Consider I've set variable site and needs to be printed by echo or printf, but If I use single quote to write something and want to use variable then how?


$ site=unix.stackexchange.com
$ echo "visit:$site"

But If I use single quote:

$ echo 'visit:$site'

Then we know that '' is strong quote and will not expand the variable

I've tried something:

$ echo 'visit:"$site"'

but do not succeed. So, I am looking for way to print value inside variable while using single quote.

  • 2
    echo 'visite:"'$site'"'? (or echo "visite:\"$site\"" but it's not single quoted…) – fredtantini Jun 16 '15 at 10:16
  • @fredtantini nope, this also seems to ending single quote first – Pandya Jun 16 '15 at 10:38
  • @choroba has posted an answer very similar to my comment. Quoting variable should be prefered (i.e. 'visit:"'"$site"'"') – fredtantini Jun 16 '15 at 10:38

You can't expand variables in single quotes. You can end single quotes and start double quotes, though:

echo 'visit:"'"$site"'"'

Or, you can backslash double quotes inside of double quotes:

echo "visit:\"$site\""

When you deal with printing variable content, you should stick with printf instead of echo:

printf 'visit:%s\n' "$site"

will output visit: followed by content of $site and a newline regardless of characters in $site.


If I understand your request right, you can eval(uate) the echoed string. E.g.:

# eval echo 'visit:$site'
  • 1
    It appears that what's asked for is the output 'visit:unix.stackexchange.com', with single quotes. – Kusalananda Jan 23 '18 at 11:46
  • 2
    This is exactly what I was looking for, thank you @drgnfr ! Full demonstration: cd /var && QUOTED='cd $HOME' && echo $QUOTED && $(eval echo "$QUOTED") -- first command moves you to a specific dir, at the end you will be in your HOME dir – Rogus Mar 28 '20 at 18:08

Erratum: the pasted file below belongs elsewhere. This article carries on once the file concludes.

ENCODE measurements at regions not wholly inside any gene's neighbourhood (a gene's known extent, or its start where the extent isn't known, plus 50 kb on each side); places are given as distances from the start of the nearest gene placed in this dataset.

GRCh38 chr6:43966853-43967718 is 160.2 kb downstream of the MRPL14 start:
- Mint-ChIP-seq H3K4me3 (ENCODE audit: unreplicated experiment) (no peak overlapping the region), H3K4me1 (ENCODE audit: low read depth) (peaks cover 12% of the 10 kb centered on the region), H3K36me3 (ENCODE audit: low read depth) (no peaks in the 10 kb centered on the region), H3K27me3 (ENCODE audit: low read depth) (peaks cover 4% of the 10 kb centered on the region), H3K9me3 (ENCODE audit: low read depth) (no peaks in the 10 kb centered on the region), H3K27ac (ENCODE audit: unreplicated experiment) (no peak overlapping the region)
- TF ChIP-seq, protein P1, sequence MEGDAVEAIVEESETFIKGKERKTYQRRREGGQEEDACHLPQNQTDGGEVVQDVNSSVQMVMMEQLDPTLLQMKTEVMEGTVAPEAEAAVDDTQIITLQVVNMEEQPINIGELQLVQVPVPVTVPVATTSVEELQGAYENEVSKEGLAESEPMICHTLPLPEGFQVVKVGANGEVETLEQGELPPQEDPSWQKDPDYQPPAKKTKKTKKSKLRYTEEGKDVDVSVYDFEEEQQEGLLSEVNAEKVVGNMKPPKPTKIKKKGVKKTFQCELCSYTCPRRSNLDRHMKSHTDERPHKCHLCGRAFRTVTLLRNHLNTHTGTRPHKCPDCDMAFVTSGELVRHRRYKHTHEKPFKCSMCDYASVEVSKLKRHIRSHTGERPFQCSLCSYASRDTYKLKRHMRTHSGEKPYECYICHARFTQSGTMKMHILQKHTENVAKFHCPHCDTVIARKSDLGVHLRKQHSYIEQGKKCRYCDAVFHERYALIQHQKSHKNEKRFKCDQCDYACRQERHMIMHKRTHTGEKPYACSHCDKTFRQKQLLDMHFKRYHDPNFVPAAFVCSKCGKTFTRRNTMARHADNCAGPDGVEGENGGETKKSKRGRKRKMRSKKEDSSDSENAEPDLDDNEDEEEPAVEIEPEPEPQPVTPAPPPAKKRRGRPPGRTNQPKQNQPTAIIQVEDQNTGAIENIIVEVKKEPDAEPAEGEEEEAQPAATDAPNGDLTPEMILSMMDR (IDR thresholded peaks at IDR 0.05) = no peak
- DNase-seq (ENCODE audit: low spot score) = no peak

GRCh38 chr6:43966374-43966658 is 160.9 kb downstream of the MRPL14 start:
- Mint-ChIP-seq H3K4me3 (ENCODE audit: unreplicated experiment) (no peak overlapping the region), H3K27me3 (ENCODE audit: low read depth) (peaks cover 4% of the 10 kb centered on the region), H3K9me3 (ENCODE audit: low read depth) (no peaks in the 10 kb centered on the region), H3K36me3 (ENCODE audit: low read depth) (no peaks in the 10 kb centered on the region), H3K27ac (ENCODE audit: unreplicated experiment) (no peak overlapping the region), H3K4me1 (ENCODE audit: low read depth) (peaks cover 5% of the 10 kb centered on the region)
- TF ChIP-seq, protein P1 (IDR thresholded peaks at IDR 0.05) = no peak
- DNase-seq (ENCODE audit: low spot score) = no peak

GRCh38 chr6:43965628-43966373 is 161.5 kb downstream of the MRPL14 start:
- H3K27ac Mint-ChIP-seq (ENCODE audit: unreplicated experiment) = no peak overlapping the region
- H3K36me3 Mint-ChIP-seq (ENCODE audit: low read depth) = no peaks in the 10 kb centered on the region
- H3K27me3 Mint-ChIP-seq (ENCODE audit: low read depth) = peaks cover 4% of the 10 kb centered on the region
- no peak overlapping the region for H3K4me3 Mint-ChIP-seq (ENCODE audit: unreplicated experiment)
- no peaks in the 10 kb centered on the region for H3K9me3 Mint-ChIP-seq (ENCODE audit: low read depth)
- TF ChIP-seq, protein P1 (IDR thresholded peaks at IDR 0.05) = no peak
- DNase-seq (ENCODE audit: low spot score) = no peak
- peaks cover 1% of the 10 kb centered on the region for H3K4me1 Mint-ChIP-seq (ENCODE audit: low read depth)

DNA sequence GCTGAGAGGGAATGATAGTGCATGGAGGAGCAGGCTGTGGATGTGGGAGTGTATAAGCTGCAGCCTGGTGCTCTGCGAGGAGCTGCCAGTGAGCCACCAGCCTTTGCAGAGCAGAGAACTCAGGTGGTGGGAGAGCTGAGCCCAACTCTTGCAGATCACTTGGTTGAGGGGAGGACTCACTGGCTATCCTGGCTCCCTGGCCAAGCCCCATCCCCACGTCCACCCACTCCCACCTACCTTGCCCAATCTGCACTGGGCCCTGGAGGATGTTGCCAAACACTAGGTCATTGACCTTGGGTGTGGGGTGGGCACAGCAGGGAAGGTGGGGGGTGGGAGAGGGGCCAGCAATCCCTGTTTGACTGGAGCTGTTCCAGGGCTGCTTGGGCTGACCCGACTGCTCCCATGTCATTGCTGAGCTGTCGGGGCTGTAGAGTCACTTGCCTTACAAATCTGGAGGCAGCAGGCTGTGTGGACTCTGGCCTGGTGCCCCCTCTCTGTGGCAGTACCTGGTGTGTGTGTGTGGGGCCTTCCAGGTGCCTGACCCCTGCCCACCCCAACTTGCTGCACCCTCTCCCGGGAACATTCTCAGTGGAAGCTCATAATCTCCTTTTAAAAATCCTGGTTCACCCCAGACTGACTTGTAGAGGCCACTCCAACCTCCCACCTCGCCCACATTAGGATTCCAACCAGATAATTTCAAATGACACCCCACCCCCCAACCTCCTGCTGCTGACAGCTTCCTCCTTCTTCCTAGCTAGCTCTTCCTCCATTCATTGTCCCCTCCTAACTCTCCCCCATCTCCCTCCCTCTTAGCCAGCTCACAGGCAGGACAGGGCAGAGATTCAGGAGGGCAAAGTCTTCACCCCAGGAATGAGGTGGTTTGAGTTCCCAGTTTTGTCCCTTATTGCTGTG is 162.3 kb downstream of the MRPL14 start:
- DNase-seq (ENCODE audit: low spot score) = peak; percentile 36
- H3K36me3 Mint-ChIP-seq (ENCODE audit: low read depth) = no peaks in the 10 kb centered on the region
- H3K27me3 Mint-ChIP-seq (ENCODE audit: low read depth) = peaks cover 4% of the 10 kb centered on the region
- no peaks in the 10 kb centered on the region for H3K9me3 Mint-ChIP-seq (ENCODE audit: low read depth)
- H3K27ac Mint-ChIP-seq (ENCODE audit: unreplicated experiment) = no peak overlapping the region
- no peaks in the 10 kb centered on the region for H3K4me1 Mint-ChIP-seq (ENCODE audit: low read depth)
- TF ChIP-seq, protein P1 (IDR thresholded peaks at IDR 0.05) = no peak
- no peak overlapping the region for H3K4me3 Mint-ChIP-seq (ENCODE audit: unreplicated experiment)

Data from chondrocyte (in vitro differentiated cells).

when concatenating a string and a variable the variable has to be outside of the quotation marks as anything between the quotation marks will be printed literally.

echo 'visit:'$site

If you wanted to continue the string after the variable you would do the same:

echo 'visit: '$site' rest of the sentence'
  • 2
    That's a really bad approach, I'm sad to say. Always double-quote your variables (unless you really know exactly when you don't need to do so) so that the shell doesn't break the values on whitespace. In your example you should have echo "visit:$site" rather than echo 'visit:'$site, and echo "visit: '$site' rest of sentence" instead of echo 'visit: '$site' rest of the sentence'. If your fixed text contains a quote or other special character you can either jump in and out of quotes or escape them, eg echo '"Look out", said '"$person" or echo "\"Look out\", said $person" – roaima Jun 18 '20 at 15:17

choroba is correct.

Though if this were some sort of riddle, I'd respond with this:

cat << EOF | sh
> echo 'visit:$site'

As jander points out this is wide open for an injection attack. It wasn't a serious answer, so if anyone was considering using something like this, don't use it with untrusted input. For example, validate the $site string as being a valid URL before blindly executing the content. Something like this could help (but the expression provided isn't perfect because it still allows injection, but use that sort of mechanic to test it).

  • I think EOF (itself) working as (another) single quote (something like: bash -c 'echo 'visit:$site'')! – Pandya Jun 16 '15 at 12:31
  • 4
    I hope $site doesn't contain '\nrm -rf /\necho '! – Jander Jun 16 '15 at 17:50

Your Answer

By clicking “Post Your Answer”, you agree to our terms of service, privacy policy and cookie policy

Not the answer you're looking for? Browse other questions tagged or ask your own question.